Archivers have been around for a couple of decades. Years ago, their primary purpose was to save scarce and expensive hard drive space. Today, when gigabytes are cheap and come in plenty, archivers are used for convenience, out of habit or, in some cases, for efficient compression of certain types of files. For instance, compressed Word documents can be up to 10 times smaller in size than their original uncompressed versions, which is clearly an advantage when sending them by email or directly through an IM client.
RAR and ZIP are probably the most popular archive formats in the world, but there are dozens of other formats that most users haven’t even heard of, so the first encounter with an unknown format may be confusing and disappointing, especially if the archived information has to be extracted right away. To avoid such situations, we recommend installing a multi-format archiver supporting as many formats as possible. A good example of such a program would be PicoZip or ALZip, both supporting extraction from dozens of formats and saving to several popular ones. Both of these tools fully support the ARC format, which was widely used in late 80’s and early 90’s, before ZIP conquered the market. This legacy archive format can sometimes be found in software catalogs, old systems and backup copies, so if you ever come across such a file, don’t worry — the majority of properly designed archiving tools fully support it. Working with ARC archives is no different than working with a regular ZIP, 7Z or RAR file. If you have all of your file associations configured, clicking an ARC file will start a corresponding decompression program. If not, you can drag and drop an ARC file onto a corresponding program or start it first and navigate to the necessary file. Select the files and folders you need unpacked and click the corresponding button to start the process. This is it! As you see, the procedure is absolutely identical to that for all other archive files.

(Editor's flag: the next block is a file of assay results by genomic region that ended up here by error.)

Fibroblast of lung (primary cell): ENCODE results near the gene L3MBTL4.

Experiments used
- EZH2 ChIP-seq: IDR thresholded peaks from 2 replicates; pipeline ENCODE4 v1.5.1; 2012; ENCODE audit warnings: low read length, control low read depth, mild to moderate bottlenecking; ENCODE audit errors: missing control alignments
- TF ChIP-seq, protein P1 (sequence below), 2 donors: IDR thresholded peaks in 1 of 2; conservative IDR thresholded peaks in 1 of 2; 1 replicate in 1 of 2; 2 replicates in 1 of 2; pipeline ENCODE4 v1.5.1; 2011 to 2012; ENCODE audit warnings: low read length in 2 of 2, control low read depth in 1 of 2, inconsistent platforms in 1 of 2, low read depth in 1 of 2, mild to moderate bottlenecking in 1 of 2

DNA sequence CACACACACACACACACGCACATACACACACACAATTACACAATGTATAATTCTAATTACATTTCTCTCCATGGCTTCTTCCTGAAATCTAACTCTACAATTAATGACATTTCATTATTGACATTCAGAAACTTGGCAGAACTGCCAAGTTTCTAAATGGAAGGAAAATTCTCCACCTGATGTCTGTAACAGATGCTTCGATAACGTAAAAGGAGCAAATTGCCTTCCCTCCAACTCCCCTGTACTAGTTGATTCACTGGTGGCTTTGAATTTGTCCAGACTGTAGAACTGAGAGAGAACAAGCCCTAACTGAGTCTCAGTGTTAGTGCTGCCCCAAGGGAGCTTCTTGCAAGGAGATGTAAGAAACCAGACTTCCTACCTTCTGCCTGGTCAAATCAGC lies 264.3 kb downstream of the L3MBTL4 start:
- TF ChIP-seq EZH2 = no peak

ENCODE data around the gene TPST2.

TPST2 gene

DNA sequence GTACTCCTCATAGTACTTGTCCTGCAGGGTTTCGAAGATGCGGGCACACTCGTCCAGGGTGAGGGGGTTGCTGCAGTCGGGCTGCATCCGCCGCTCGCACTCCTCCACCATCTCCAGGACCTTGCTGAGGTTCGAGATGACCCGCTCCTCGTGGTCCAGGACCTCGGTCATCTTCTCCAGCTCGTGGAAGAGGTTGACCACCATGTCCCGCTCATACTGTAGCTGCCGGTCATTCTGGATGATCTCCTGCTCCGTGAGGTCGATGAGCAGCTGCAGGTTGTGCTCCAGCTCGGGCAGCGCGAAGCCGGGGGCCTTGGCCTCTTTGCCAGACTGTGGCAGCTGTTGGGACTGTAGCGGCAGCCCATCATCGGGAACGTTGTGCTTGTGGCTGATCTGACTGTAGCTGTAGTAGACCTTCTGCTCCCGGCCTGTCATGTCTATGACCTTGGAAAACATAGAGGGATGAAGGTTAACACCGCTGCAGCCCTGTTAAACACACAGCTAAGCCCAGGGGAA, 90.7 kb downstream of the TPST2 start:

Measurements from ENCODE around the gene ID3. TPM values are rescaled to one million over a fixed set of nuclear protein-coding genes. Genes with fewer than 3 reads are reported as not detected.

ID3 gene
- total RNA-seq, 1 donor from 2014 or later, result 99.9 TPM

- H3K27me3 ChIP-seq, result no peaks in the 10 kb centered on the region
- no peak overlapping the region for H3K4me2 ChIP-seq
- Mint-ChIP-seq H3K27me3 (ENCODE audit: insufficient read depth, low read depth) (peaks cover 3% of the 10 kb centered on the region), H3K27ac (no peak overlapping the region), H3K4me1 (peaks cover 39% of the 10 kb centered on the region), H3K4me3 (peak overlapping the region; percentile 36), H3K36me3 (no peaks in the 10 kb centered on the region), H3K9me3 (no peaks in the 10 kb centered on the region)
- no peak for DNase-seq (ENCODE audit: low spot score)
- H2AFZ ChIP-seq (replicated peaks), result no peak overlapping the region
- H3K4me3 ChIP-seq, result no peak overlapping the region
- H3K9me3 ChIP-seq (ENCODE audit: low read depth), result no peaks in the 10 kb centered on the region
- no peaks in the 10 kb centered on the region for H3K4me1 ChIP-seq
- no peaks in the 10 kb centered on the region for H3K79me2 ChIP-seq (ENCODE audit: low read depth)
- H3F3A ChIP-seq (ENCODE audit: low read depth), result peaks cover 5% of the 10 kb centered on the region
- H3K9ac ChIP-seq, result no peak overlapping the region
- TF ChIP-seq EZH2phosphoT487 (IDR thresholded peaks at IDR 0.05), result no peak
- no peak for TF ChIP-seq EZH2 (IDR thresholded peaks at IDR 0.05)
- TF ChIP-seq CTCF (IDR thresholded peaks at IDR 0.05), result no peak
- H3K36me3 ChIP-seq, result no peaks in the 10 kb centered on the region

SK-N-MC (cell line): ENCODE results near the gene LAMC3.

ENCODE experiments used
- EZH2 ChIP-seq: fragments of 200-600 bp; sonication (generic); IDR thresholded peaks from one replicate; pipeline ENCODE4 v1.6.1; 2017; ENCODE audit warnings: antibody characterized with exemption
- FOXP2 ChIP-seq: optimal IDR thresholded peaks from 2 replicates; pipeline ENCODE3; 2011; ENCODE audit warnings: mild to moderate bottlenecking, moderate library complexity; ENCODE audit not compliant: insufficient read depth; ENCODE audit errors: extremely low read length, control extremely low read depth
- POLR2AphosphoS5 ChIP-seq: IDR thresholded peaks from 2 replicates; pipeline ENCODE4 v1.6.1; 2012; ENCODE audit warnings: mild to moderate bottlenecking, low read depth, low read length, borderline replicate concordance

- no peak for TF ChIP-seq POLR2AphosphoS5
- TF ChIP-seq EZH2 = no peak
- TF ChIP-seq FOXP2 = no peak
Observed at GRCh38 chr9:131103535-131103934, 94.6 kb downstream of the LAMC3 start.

DXF small lines to arcs 1.0 The program converts many small lines in a dxf file which form arcs into arcs. The dxf file will become much smaller and it can be used for a CNC project much easier. The CNC
DXF Splines to Arcs 1.0 Convert B-Spline curves contained in DXF files into arcs. So it will be possible to further process the dxf files and use it with your CNC machine. The program reads existing DXF
Researchers Isolate Copper-Extracting Bacteria A Japanese-Chilean researchfirm, BioSigma S.A., reported on Friday its first majorbreakthrough in developing new technology that uses bacteria toextract copper from poor quality mineral at a low cost.
Archaeologists Extract DNA From Skeleton Archaeologists have successfully extracted DNA from skeleton remains under an English church that could prove a skeleton found near Jamestown belongs to one of its founders, the Church of England announced Thursday.